After increasing 4% in 2018 GDP growth is expected to decelerate to below 3% due to lower household consumption and less investment and export growth.
Head of state: President Janos Ader (since May 2012)
Head of government: Prime Minister Viktor Orbán (since May 2010)
Population: 9.7 million
Troublesome relationship with the EU remains
The ruling conservative coalition of the Fidesz and KDNP parties under Prime Minister Viktor Orbán has repeatedly taken actions that led to confrontations with the EU commission and its EU peers (e.g. a controversial media law, some constitutional amendments curbing judicial independence, a tough stance in the migrant policy and a pro-Russia stance. Together with some unorthodox economic policy decisions like additional taxes on banks, the government’s repeated confrontations with the EU have led to some uncertainty among its European peers and international investors in the past. In the April 2018 general elections the coalition government won again, and with its two-thirds majority in parliament it can alter the country’s constitution all by itself.
Decelerating growth in 2019
In 2017 economic growth increased more than 4% as private and public investment accelerated , while private consumption and export remained robust. This momentum has continued in 2018, with growth in private consumption driven by rising wages (minimum wage increases in 2017 and 2018) and increasing employment, while investment remains solid. However, in 2019 growth is expected to decelerate to below 3% due to lower household consumption and less investment growth. Consumer prices started to rise again in 2017, and are forecast to increase above 3% in 2018 and 2019.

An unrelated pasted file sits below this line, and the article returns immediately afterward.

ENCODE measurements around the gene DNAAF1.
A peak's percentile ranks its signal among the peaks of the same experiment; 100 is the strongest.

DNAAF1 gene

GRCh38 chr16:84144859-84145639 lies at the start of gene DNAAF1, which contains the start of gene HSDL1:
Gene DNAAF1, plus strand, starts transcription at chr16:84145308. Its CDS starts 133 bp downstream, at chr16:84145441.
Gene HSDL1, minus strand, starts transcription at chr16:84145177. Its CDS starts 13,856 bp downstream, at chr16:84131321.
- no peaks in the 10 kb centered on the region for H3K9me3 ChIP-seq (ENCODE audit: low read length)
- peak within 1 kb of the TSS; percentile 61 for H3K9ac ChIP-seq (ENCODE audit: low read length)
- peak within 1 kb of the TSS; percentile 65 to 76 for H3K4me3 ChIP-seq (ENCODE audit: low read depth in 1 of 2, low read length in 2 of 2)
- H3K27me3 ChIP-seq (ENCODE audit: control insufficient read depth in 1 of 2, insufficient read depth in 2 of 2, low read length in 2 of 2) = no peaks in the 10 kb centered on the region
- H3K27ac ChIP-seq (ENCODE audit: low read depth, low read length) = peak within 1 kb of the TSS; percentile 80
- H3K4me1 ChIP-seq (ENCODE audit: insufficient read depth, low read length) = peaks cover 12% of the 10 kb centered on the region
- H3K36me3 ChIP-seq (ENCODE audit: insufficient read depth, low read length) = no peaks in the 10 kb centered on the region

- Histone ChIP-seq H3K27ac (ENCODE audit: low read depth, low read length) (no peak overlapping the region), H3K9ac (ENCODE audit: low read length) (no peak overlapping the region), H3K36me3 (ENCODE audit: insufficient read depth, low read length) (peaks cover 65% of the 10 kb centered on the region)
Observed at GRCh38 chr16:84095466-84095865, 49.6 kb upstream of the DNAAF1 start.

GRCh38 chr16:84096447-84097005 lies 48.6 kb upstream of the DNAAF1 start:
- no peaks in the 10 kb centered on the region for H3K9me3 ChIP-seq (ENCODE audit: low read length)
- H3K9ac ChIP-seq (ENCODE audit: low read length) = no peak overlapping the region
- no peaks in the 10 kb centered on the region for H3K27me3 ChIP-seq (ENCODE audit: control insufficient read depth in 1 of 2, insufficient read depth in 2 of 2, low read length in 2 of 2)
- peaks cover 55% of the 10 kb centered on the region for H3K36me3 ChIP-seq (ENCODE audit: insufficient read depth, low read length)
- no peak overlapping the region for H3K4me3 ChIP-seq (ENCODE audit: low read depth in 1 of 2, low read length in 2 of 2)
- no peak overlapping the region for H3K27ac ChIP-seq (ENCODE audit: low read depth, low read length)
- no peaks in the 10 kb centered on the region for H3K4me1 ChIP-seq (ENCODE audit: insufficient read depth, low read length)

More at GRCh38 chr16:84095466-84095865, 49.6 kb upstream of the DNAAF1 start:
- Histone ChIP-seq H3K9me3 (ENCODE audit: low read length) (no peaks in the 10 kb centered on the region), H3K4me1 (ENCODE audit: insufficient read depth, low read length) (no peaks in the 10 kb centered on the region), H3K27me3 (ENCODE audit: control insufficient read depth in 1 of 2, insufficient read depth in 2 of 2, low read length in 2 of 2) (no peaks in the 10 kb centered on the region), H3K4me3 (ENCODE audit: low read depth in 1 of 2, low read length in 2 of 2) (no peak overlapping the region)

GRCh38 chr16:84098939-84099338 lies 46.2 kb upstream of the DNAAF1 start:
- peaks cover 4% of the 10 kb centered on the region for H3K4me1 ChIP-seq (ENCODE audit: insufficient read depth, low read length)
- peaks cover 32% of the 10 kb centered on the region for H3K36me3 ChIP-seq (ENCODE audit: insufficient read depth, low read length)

Containing the budget deficit to 3% of GDP is a top priority of the administration in order to avoid EU sanctions. However, since 2010 the government has been using unorthodox ways to balance the budget, most notably extraordinary taxes on banks and utilities. The budget deficit is forecast to increase in 2018 due to lower corporate taxes and social security contributions and VAT decreases. Despite annual decreases, public debt remains high at more than 70% of GDP in 2018 (Central-Eastern Europe median is 52% of GDP).
High external debt level remains a major weakness
Hungary’s major weakness remains its high level of external debt (almost 100% of GDP in 2017), although it is expected to decrease in 2018 and 2019. A large share of this debt is foreign currency-denominated, which exacerbates the problem, as a sharp forint depreciation would hurt many Hungarian households and businesses whose loans are denominated in foreign currencies. Additionally, more than 30% of public debt is denominated in foreign currency. Despite the fact that current account surpluses bolster the exchange rate, the forint remains highly vulnerable to international investors’ sentiment due to the elevated external and public debt levels and a suboptimal institutional and policy environment.
Additional risks stem from lower eurozone demand and a cooling down of world trade, which would hurt Hungarian export growth.